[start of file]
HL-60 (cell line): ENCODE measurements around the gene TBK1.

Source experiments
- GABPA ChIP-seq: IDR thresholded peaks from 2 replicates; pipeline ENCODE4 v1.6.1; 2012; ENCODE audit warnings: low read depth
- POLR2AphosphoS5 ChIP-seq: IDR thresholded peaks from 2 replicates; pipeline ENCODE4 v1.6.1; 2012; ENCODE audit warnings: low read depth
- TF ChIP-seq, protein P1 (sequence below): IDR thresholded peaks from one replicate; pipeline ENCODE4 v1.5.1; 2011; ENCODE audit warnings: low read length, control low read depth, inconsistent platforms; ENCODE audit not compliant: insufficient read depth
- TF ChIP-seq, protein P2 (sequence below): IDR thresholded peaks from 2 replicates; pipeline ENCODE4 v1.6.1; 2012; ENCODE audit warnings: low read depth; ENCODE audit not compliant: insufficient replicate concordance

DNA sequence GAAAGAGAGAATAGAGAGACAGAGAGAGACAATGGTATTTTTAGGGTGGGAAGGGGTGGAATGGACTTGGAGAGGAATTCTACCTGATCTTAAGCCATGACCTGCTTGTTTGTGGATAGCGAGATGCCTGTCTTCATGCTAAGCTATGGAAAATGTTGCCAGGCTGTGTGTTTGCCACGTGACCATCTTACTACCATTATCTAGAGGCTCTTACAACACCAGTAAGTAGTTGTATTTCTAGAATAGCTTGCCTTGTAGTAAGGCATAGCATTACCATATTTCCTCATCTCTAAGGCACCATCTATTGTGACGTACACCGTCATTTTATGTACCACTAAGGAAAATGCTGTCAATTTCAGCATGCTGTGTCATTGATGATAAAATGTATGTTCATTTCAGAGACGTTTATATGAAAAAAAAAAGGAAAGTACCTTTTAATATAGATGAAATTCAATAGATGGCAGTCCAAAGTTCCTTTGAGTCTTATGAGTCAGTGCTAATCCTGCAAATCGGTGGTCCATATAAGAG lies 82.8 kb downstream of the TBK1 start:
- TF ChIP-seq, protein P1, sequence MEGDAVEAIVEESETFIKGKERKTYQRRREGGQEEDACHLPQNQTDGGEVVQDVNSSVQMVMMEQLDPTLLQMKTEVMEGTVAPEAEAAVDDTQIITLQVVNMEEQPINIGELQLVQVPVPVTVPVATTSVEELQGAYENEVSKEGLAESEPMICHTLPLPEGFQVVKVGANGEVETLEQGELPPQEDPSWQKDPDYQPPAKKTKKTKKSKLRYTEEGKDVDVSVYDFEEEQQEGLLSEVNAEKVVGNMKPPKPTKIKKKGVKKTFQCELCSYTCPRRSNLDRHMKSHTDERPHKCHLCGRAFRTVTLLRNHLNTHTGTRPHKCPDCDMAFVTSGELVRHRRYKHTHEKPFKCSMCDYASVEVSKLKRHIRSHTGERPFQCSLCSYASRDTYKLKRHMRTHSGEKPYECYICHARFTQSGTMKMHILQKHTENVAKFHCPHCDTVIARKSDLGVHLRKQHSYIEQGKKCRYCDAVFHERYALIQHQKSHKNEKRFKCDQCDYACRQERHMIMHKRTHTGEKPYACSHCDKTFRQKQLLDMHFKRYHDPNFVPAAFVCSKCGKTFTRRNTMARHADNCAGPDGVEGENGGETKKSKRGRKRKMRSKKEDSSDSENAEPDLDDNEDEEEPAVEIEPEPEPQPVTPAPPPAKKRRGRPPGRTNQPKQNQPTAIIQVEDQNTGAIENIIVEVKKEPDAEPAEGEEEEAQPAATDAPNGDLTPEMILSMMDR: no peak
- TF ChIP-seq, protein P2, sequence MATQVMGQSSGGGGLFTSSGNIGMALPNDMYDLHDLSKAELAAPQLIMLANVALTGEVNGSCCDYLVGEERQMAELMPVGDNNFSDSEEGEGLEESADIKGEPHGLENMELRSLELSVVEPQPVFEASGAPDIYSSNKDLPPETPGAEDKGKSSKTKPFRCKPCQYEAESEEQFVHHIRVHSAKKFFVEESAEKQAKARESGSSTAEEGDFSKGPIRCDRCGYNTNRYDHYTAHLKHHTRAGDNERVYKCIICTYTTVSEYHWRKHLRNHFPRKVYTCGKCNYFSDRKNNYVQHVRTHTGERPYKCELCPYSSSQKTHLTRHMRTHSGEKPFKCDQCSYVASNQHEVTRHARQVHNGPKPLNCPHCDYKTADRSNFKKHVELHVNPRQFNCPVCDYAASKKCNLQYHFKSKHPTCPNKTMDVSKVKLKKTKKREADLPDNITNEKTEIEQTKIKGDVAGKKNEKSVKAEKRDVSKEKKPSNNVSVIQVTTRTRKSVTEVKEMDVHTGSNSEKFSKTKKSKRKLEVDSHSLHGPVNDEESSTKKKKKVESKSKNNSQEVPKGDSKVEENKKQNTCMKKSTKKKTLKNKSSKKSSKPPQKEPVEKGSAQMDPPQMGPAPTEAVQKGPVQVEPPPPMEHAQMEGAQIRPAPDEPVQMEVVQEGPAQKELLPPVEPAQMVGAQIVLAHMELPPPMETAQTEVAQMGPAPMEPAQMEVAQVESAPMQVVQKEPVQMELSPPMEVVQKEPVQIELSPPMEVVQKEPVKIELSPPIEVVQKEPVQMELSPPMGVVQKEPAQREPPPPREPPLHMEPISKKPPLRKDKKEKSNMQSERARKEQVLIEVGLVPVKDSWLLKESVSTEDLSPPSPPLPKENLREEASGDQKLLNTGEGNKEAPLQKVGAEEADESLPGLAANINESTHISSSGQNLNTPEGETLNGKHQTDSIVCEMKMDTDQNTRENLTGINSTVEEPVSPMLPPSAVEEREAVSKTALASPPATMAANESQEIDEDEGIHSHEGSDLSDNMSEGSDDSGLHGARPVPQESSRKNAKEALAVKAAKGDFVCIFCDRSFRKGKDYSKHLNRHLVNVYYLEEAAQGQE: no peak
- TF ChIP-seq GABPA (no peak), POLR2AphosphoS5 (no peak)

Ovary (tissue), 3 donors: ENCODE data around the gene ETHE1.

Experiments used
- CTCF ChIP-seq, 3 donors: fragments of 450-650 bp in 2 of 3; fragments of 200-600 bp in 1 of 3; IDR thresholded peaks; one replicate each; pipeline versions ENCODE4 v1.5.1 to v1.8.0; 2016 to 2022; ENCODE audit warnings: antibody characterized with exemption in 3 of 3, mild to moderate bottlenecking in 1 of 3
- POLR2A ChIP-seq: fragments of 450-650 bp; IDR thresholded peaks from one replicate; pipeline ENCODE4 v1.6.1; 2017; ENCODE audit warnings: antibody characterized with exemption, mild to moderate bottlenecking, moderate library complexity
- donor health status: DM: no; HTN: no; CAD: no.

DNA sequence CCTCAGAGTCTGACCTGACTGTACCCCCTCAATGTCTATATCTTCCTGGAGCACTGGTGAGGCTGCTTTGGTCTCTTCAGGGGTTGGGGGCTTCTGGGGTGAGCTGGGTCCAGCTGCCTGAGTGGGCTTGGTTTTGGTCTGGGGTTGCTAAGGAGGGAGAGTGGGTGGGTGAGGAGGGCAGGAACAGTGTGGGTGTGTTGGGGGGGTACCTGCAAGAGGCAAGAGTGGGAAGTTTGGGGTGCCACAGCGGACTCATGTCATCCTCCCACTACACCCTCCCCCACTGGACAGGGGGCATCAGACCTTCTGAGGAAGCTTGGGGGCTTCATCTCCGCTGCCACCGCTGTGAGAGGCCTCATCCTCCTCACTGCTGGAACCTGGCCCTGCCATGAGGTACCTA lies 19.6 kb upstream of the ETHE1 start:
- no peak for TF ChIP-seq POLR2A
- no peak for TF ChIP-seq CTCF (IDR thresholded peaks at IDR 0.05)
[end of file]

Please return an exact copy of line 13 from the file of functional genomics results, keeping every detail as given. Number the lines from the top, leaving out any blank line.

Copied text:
- CTCF ChIP-seq, 3 donors: fragments of 450-650 bp in 2 of 3; fragments of 200-600 bp in 1 of 3; IDR thresholded peaks; one replicate each; pipeline versions ENCODE4 v1.5.1 to v1.8.0; 2016 to 2022; ENCODE audit warnings: antibody characterized with exemption in 3 of 3, mild to moderate bottlenecking in 1 of 3